• Realms - Databases of usernames and passwords that identify valid users of a web application.

  • Virtual hosts - a single server can host applications for multiple domain names. You need to edit server.xml to configure virtual hosts.

  • Valve chains.

  • JDBC - Tomcat can be configured to use any JDBC driver.

  • DBCP - Tomcat can use the Apache commons DBCP for connection pooling.

  • Servlet reloading (Tomcat monitors any changes to the classes deployed within that web server.)

  • HTTP functionality - Tomcat functions as a fully featured Web Server.

  • JMX, JSP and Struts-based administration.

Tomcat Installation

In this next two sections we will walk through the install and setup of Tomcat for use with the Recital database server.

To download Tomcat visit the Apache Tomcat web site is at
Follow the download links to the binary for the hardware and operating system you require.

For Tomcat to function fully you need a full Java Development Kit (JDK). If you intend to simply run pre compiled JavaServer pages you can do so using just the Java Runtime Environment(JRE).

The JDK 1.5 is the preferred Java install to work with Tomcat 5, although it is possible to run Tomcat 5 with JDK 1.4 but you will have to download and install the compat archive available from the Tomcat website.

For the purpose of this article we will be downloading and using Tomcat 5 for Linux and JDK 5.0, 
you can download the JDK at

Now we have the JDK, if the JAVA_HOME environment variable isn't set we need to set it to refer to the base JDK install directory.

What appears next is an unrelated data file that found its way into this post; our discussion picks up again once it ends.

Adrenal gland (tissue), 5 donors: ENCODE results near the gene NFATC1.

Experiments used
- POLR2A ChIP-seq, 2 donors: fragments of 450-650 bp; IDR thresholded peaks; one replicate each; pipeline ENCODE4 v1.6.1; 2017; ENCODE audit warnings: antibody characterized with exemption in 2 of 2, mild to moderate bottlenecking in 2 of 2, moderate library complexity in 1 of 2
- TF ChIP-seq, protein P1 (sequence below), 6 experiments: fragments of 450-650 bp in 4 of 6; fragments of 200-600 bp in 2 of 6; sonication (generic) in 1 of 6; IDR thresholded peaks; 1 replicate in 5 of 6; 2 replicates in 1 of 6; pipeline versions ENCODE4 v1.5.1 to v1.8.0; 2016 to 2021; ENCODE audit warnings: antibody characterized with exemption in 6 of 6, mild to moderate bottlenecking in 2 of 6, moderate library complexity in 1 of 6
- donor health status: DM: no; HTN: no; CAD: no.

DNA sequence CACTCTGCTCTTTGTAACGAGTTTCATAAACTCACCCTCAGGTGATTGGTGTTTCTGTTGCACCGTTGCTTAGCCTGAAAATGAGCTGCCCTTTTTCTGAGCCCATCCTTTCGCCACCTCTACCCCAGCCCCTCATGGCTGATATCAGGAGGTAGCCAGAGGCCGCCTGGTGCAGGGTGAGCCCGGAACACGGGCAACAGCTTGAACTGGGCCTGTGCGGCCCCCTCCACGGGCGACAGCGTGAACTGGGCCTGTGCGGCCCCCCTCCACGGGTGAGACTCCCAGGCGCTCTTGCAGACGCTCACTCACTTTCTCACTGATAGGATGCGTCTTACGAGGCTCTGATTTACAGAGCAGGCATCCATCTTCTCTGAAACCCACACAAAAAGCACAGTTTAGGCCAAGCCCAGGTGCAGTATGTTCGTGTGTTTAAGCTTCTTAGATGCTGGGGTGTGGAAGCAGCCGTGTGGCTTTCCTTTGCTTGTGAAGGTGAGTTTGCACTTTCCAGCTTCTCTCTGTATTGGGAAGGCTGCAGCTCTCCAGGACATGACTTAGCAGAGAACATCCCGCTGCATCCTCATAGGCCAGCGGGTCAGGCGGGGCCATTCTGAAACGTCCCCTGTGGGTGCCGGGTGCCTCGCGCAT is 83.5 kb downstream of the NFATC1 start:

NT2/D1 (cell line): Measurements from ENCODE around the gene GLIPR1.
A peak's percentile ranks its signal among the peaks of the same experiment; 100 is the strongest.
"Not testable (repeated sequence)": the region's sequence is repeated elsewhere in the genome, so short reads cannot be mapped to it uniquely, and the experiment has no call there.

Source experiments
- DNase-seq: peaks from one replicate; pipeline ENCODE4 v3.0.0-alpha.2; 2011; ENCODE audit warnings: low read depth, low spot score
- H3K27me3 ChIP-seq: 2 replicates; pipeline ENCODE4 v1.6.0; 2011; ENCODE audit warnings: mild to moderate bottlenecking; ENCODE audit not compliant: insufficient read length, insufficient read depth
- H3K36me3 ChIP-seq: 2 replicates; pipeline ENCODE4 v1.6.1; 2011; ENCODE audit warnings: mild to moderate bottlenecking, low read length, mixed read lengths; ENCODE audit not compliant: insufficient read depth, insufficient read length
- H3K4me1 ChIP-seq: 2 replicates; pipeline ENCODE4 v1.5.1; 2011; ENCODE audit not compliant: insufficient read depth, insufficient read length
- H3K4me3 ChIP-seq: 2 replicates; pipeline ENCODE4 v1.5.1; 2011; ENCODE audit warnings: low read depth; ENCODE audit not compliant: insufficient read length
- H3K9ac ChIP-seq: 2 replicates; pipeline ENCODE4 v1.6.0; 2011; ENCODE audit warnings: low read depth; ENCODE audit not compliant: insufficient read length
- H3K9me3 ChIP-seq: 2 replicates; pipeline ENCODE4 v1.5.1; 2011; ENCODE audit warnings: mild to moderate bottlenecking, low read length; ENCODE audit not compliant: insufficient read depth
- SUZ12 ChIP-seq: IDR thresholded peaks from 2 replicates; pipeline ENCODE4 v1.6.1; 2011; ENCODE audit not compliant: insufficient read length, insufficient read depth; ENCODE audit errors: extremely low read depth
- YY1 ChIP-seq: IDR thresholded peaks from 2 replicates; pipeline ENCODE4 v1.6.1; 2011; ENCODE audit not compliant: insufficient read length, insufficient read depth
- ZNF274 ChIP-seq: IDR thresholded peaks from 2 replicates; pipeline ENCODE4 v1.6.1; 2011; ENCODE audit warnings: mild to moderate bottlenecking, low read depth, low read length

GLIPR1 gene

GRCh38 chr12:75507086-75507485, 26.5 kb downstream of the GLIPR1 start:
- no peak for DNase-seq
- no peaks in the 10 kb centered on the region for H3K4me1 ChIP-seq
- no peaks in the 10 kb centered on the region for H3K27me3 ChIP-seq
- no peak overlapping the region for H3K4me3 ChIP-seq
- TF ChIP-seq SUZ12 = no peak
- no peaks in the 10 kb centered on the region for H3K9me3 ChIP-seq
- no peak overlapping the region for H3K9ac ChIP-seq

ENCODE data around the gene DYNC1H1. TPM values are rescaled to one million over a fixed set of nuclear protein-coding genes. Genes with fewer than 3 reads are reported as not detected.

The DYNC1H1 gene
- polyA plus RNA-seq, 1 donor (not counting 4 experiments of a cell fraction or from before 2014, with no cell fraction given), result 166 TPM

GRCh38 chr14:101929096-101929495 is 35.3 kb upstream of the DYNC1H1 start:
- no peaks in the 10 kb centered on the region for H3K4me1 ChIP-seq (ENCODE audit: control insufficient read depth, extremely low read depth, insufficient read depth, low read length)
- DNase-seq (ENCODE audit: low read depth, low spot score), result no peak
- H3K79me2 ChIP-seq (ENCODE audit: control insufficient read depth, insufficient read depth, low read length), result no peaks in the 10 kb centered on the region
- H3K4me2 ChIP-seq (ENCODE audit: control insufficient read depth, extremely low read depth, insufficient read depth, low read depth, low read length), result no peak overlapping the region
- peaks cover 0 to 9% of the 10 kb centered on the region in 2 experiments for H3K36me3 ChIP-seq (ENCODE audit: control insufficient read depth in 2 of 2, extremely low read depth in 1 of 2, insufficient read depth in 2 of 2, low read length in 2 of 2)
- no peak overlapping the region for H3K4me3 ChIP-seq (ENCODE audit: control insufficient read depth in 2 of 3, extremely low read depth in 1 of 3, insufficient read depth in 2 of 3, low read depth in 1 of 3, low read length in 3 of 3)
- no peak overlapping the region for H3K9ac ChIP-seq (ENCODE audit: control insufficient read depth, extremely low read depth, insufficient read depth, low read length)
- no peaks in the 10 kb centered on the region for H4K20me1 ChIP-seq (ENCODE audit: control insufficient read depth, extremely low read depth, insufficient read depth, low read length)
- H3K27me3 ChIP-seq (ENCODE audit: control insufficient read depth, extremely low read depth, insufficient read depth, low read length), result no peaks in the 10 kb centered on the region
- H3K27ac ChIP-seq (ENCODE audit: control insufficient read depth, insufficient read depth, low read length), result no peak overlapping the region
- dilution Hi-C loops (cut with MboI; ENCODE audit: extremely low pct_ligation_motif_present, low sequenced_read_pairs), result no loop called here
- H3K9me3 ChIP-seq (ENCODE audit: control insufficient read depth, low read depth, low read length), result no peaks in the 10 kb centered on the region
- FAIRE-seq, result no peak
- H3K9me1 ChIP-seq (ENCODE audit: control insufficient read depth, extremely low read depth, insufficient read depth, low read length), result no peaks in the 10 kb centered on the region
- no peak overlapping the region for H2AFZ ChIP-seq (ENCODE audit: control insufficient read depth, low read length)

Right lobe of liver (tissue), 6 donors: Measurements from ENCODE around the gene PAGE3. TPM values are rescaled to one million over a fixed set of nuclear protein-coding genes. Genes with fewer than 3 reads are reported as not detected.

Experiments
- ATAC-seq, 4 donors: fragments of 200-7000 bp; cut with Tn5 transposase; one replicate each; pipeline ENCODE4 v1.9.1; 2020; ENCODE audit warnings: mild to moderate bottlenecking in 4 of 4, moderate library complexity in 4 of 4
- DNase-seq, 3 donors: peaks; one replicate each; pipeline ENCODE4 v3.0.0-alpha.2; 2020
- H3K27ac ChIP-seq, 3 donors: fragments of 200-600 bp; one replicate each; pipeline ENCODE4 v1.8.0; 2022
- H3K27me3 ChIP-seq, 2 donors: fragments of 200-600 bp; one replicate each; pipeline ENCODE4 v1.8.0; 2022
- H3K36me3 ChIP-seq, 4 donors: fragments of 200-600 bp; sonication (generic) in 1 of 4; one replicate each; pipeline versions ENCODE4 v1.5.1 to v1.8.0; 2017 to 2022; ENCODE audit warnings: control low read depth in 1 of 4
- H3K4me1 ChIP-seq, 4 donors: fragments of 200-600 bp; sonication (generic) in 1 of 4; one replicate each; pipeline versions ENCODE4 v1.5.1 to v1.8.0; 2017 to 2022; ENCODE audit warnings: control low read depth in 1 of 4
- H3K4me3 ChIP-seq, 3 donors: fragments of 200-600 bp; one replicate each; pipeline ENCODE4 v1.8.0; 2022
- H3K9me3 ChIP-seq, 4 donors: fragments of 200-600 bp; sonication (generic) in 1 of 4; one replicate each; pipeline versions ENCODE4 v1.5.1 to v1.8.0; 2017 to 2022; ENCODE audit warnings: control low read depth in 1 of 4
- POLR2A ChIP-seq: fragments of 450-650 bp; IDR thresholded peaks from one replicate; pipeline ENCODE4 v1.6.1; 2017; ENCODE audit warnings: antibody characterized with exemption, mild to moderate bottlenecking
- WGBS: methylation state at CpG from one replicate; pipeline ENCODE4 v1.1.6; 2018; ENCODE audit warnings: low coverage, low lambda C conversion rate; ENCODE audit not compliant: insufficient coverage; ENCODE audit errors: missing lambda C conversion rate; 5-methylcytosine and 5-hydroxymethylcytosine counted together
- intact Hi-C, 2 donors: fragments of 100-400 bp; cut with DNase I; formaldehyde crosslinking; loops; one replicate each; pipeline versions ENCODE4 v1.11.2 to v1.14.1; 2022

$ JAVA_HOME= /usr/lib/j2se/1.4/
Windows NT/2000/XP:

Follow the following steps:

1. Open Control Panel.
2. Click the System icon.
3. Go to the Advanced tab.
4. Click the Environment Variables button.
5. Add the JAVA_HOME variable into the system environment variables.

The directory structure of a Tomcat installation comprises of the following:

/bin 			- Contains startup, shutdown and other scripts. 
	/common  	- Common classes that the container and web applications can use.
	/conf 		- Contains Tomcat XML configuration files XML files.
	/logs 		- Serlvet container and application logs.
	/server 		- Classes used only by the Container.
	/shared 		- Classes shared by all web application.
	/webapps 	- Directory containing the web applications.
	/work 		- Temporary directory for files and directories.

The important files that you should know about are the following:

  • server.xml

The Tomcat Server main configuration file is the [tomcat install path]\conf\server.xml file. This file is mostly setup correctly for general use. It is within this file where you specify the port you wish to be running the server on. Later in this article I show you how to change the default port used from 8080 to port 80.

  • web.xml

The web.xml file provides the configuration for your web applications. There are two locations where the web.xml file is used, 
web-inf\web.xml provides individual web application configurations and [tomcat install path]conf\web.xml contains the server wide configuration.

Setting up Tomcat for use

We'll start by changing the port that Tomcat will be listening on to 80.

To do this we need to edit [tomcat install path]/conf/server.xml and change the port attribute of the connector element from 8080 to 80.

After you have made the alteration the entry should read as:

<!-- Define a non-SSL HTTP/1.1 Connector on port 8080 -->
<Connector port="80" maxHttpHeaderSize="8192"

Next we want to turn on Servlet reloading, this will cause the web application to be recompiled each time it is accessed, allowing us to make changes to the files without having to worry about if the page is being recompiled or not.

To enable this you need to edit [tomcat install path]/conf/context.xml and change <Context> element to <Context reloadable="true">.

After you have made the alteration the entry should read as:

<Context reloadable="true">

Next we want to enable the invoker Servlet.